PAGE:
French ministry 'worried' as it reports 5,453 new coronavirus cases

  • World
  • Sunday, 30 Aug 2020

People walk past a placard that reads "mandatory mask in this sector" during the outbreak of the coronavirus disease (COVID-19) in Charleville-Mezieres, France, August 29, 2020. REUTERS/Pascal Rossignol

PARIS (Reuters) - France reported 5,453 new confirmed coronavirus cases on Saturday, and the health ministry described the situation as "worrying" following a spike the previous day when the country registered its highest number of cases since mid-March.

Friday's "exponential" rise in the number of new cases to 7,379 marked the biggest daily figure reported since France imposed a lockdown at the height of the pandemic.

"In mainland France, the progression of the COVID-19 epidemic is exponential. The strong growth dynamics of transmission is very worrying," the health ministry said on its website.

The cumulative number of deaths from COVID-19, the disease caused by the virus, rose to 30,602 from 30,596 on Friday, it said.

The number of people in hospital with the disease fell to 4,530 versus 4,535 the day before, with 400 in intensive care, compared with 387.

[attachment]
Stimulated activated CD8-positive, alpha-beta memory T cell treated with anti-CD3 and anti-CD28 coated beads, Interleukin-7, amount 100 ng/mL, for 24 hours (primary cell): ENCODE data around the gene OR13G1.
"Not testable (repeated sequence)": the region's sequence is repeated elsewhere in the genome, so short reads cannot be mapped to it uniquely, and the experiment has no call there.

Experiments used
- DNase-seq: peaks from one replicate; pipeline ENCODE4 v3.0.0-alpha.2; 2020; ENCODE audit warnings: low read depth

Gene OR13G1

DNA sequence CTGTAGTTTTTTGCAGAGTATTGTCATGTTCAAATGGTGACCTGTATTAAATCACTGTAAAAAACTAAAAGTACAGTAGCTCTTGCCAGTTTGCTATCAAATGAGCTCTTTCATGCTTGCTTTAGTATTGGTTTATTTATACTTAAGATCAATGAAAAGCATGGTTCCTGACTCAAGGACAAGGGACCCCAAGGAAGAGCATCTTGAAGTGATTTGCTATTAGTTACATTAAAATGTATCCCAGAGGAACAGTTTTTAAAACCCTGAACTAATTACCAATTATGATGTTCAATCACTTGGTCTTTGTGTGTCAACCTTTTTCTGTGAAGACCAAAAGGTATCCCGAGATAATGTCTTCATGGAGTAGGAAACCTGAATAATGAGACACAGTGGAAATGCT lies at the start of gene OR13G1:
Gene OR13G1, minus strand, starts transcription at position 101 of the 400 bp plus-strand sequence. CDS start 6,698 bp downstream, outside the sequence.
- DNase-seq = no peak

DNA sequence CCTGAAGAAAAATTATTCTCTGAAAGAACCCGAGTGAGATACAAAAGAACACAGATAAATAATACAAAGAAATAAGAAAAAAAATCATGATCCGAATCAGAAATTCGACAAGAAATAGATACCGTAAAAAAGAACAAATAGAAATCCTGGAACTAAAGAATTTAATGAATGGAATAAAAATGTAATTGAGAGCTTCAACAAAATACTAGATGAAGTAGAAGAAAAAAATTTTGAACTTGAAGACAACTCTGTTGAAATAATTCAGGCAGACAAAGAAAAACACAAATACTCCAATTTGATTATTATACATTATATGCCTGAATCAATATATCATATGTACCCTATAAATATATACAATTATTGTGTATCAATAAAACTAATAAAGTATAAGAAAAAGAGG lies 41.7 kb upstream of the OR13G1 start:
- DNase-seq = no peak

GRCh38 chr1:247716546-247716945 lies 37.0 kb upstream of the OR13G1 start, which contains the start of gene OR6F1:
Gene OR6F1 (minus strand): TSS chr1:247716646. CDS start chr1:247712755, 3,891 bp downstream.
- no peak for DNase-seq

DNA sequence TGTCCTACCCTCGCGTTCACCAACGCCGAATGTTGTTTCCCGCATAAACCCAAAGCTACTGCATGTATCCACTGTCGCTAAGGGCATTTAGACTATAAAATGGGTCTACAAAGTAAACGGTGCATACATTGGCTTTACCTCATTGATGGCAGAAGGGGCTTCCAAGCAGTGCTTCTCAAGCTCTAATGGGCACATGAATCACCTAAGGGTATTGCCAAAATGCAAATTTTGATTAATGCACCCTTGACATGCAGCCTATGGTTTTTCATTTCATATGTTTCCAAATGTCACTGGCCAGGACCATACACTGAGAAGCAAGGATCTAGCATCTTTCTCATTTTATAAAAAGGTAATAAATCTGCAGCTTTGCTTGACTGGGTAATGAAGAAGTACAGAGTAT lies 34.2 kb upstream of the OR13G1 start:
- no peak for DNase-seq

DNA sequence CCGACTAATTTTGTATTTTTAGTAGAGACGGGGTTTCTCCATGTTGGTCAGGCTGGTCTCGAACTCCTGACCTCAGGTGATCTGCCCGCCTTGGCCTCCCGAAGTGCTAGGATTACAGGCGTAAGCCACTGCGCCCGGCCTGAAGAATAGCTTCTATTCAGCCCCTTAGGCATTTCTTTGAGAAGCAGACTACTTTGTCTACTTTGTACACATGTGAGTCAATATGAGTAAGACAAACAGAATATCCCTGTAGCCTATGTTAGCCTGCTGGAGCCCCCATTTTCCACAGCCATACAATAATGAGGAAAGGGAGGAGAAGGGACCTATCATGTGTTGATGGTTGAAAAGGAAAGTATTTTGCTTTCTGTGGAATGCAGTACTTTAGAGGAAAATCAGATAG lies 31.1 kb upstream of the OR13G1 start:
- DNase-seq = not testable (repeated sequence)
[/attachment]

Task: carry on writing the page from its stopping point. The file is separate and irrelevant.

Despite the persistently high number of new cases, however, a doctor in Paris said the current situation was different from February and March when the virus spread uncontrollably.

"We have learned from our mistakes," Karine Lacombe, head of the infectious diseases unit at the Saint-Antoine hospital in Paris, said in an interview on BFM TV.

"We have made a lot of progress in terms of treatment. For example, we know that dexamethasone ... works and has a positive effect on mortality".

France has made compulsory the wearing of masks in Paris and other cites, as the government seeks to avoid another lockdown that could push the economy into a deeper recession.

Finance Minister Bruno Le Maire reiterated on Saturday that the government would do its best to "save everyone" and prevent bankruptcies.

A rebound in consumption in May and June gives reasons to be optimistic about the economy, he said in an interview with France Inter radio.

(Reporting by Maya Nikolaeva; Editing by Andrew Heavens and Clelia Oziel)

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